Flying Air Force Drones: Pilots No Longer Required

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Ethan Miller / Getty

Two Air Force personnel operate an MQ-9 Reaper, an unmanned aerial vehicle, from a control room at Creech Air Force Base in Nevada.

For more than half a century, pilots have been considered the essence of the Air Force. But in reality, they're just a tiny slice of the service. They account for only 13,202 of the 324,191 active duty personnel wearing Air Force blues, and the service is now buying more unmanned than manned aircraft. It's a trend that experts say will only accelerate. So this week the Air Force, acknowledging that it no longer makes sense to spend $1 million training a pilot to fly drones from a desk halfway around the world, declaring that future drone drivers will not have to be pilots able to fly manned aircraft. "This will certainly be a cultural change," Brigadier General Lyn Sherlock, a top air warfare planner, said of the shift, which was announced during the annual convention of the Air Force Association, the service's non-profit booster group.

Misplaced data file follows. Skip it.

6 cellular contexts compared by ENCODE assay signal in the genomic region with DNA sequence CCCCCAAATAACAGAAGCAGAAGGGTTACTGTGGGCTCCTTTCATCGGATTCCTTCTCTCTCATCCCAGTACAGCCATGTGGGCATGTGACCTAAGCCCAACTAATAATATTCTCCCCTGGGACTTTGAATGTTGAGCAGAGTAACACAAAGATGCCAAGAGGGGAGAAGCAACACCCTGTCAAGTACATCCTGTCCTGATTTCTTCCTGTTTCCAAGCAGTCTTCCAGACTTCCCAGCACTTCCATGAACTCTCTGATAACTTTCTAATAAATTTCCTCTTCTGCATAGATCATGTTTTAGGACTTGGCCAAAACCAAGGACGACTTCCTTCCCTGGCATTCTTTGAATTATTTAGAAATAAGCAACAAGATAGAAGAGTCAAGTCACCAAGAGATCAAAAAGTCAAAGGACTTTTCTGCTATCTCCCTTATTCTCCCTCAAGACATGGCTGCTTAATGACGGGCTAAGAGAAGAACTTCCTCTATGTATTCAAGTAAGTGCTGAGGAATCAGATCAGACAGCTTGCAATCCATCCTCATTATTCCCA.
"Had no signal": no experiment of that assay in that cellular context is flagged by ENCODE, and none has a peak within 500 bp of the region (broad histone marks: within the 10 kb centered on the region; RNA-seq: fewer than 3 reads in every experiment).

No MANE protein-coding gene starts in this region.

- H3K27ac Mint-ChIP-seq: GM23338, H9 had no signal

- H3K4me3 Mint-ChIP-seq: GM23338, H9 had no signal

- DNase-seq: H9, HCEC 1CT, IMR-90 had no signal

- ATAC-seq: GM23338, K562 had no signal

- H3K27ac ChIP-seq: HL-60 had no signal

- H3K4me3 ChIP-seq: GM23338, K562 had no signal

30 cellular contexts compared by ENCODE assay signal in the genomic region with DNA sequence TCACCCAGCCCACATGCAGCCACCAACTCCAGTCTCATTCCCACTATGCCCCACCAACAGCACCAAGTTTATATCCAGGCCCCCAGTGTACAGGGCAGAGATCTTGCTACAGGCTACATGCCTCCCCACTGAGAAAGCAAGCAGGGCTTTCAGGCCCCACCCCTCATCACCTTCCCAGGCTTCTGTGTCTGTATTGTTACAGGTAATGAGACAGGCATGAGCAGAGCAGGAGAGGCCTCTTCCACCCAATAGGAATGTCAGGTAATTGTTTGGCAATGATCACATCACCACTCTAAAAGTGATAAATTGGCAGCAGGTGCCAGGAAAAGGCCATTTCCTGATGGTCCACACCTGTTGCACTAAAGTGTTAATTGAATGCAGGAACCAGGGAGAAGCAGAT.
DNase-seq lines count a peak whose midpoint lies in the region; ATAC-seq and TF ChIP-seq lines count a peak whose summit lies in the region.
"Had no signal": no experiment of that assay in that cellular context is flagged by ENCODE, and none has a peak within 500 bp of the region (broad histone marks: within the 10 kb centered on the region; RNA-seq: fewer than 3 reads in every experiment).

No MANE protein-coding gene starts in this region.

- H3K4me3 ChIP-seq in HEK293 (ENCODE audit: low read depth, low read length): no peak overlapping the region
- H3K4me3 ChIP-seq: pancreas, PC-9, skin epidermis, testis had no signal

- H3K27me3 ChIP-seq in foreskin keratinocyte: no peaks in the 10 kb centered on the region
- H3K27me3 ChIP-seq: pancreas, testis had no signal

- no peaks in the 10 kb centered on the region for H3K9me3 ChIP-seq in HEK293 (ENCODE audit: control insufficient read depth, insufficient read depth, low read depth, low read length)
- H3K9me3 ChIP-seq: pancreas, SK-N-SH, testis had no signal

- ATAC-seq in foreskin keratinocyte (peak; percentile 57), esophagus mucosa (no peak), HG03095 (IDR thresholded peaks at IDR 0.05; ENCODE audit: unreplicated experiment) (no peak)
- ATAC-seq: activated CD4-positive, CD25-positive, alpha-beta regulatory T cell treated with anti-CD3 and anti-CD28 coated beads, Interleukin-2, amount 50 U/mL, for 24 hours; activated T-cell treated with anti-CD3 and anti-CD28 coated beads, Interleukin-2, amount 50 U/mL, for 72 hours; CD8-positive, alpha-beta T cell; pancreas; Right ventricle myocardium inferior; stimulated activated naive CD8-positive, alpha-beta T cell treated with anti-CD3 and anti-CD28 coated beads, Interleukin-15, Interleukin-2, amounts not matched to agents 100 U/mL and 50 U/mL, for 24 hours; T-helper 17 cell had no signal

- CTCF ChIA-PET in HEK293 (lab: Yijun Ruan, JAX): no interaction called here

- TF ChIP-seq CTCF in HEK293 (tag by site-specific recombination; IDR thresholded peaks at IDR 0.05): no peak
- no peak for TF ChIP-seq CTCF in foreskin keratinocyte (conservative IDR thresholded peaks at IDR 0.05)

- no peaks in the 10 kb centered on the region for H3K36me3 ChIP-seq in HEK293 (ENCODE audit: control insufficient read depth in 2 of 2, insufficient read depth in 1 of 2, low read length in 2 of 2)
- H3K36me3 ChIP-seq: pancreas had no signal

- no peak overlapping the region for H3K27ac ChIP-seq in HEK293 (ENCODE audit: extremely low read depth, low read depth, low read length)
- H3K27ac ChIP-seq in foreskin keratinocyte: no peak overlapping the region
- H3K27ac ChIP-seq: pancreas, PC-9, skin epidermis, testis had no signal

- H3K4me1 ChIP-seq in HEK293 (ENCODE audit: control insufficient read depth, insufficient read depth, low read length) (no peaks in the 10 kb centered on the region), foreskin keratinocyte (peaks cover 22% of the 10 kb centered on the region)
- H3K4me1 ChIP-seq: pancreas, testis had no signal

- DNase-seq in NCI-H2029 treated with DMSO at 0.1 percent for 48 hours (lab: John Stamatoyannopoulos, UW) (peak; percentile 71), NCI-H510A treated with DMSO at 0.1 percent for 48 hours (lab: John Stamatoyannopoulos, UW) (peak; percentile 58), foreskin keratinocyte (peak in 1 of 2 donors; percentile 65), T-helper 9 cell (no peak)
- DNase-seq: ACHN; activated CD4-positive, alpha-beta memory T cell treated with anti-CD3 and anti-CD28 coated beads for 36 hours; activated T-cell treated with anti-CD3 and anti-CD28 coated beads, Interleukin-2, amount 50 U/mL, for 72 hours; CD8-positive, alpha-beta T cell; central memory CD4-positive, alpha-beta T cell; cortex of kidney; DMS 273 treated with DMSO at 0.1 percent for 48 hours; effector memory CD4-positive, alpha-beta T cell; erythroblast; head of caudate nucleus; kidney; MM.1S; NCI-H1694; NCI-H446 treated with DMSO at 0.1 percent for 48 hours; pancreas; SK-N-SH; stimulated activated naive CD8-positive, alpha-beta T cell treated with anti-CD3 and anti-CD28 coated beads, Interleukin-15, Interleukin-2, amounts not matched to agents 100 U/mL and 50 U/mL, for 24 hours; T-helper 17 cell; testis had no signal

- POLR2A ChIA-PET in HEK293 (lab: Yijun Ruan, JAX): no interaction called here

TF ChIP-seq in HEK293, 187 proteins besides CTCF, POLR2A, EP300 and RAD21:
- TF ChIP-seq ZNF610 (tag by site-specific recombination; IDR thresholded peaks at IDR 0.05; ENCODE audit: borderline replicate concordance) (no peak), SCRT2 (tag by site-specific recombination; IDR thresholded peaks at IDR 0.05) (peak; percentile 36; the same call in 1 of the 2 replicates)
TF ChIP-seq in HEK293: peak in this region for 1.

In the first eight months of 2008, Air Force drones have logged more than 80,000 hours flying nearly 4,500 missions over Afghanistan and Iraq. While most were surveillance — transmitting video back to their ground-based controllers — many involved launching missiles at enemy targets. "The combat contributions of unmanned aircraft systems in today's fight have surpassed all expectations and hold even greater promise for the future," said General Norton Schwartz, the Air Force's new chief of staff, in announcing the staffing shift.

See photos of the history of the Air Force here

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